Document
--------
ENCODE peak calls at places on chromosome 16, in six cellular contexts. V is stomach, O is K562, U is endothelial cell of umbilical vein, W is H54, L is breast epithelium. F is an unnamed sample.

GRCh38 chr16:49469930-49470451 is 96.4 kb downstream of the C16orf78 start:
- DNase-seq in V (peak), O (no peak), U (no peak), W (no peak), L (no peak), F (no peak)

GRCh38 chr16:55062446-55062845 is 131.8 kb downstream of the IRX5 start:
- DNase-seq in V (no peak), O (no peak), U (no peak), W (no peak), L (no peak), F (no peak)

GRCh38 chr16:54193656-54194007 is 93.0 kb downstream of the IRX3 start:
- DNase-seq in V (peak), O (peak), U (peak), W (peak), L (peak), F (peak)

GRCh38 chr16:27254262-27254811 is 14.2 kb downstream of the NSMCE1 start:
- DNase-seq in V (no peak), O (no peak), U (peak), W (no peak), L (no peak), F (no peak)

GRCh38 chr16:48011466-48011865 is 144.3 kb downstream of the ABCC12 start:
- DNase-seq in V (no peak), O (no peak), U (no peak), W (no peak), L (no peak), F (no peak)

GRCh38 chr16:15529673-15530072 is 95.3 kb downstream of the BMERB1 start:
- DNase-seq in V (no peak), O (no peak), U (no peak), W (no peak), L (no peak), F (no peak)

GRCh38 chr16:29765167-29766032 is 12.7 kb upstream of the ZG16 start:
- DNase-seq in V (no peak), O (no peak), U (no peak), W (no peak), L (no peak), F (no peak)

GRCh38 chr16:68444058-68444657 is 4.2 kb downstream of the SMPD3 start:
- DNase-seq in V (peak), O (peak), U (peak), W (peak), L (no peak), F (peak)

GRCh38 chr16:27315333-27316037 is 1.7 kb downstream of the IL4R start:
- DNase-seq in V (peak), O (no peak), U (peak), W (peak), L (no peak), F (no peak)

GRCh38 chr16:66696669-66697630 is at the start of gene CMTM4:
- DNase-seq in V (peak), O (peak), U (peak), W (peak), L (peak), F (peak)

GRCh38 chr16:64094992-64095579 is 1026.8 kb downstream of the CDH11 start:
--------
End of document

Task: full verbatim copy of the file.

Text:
ENCODE peak calls at places on chromosome 16, in six cellular contexts. V is stomach, O is K562, U is endothelial cell of umbilical vein, W is H54, L is breast epithelium. F is an unnamed sample.

GRCh38 chr16:49469930-49470451 is 96.4 kb downstream of the C16orf78 start:
- DNase-seq in V (peak), O (no peak), U (no peak), W (no peak), L (no peak), F (no peak)

GRCh38 chr16:55062446-55062845 is 131.8 kb downstream of the IRX5 start:
- DNase-seq in V (no peak), O (no peak), U (no peak), W (no peak), L (no peak), F (no peak)

GRCh38 chr16:54193656-54194007 is 93.0 kb downstream of the IRX3 start:
- DNase-seq in V (peak), O (peak), U (peak), W (peak), L (peak), F (peak)

GRCh38 chr16:27254262-27254811 is 14.2 kb downstream of the NSMCE1 start:
- DNase-seq in V (no peak), O (no peak), U (peak), W (no peak), L (no peak), F (no peak)

GRCh38 chr16:48011466-48011865 is 144.3 kb downstream of the ABCC12 start:
- DNase-seq in V (no peak), O (no peak), U (no peak), W (no peak), L (no peak), F (no peak)

GRCh38 chr16:15529673-15530072 is 95.3 kb downstream of the BMERB1 start:
- DNase-seq in V (no peak), O (no peak), U (no peak), W (no peak), L (no peak), F (no peak)

GRCh38 chr16:29765167-29766032 is 12.7 kb upstream of the ZG16 start:
- DNase-seq in V (no peak), O (no peak), U (no peak), W (no peak), L (no peak), F (no peak)

GRCh38 chr16:68444058-68444657 is 4.2 kb downstream of the SMPD3 start:
- DNase-seq in V (peak), O (peak), U (peak), W (peak), L (no peak), F (peak)

GRCh38 chr16:27315333-27316037 is 1.7 kb downstream of the IL4R start:
- DNase-seq in V (peak), O (no peak), U (peak), W (peak), L (no peak), F (no peak)

GRCh38 chr16:66696669-66697630 is at the start of gene CMTM4:
- DNase-seq in V (peak), O (peak), U (peak), W (peak), L (peak), F (peak)

GRCh38 chr16:64094992-64095579 is 1026.8 kb downstream of the CDH11 start: